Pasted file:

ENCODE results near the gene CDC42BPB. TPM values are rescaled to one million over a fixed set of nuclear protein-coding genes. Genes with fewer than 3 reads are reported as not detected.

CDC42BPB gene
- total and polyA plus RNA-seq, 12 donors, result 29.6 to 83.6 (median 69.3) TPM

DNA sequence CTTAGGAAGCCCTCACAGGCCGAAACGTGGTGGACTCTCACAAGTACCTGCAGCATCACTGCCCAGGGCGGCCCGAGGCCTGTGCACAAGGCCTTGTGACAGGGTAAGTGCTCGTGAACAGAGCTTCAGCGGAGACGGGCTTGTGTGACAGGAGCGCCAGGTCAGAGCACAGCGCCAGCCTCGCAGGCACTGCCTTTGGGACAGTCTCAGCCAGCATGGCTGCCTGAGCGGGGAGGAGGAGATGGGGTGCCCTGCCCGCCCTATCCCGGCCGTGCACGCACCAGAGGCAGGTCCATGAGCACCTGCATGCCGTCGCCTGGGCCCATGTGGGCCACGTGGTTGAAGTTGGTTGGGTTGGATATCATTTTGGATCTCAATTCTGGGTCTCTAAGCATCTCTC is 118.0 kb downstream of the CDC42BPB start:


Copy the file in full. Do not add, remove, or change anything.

ENCODE results near the gene CDC42BPB. TPM values are rescaled to one million over a fixed set of nuclear protein-coding genes. Genes with fewer than 3 reads are reported as not detected.

CDC42BPB gene
- total and polyA plus RNA-seq, 12 donors, result 29.6 to 83.6 (median 69.3) TPM

DNA sequence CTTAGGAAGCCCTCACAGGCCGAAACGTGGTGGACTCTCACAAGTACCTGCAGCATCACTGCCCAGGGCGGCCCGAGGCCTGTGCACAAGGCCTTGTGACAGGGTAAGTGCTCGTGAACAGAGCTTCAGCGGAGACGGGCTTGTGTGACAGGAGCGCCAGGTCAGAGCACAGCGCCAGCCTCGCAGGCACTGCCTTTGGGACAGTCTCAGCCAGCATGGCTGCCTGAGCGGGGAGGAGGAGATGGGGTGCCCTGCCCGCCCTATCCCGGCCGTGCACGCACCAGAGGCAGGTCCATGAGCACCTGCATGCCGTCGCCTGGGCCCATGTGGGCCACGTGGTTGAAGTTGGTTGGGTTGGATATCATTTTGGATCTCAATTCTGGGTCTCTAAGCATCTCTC is 118.0 kb downstream of the CDC42BPB start: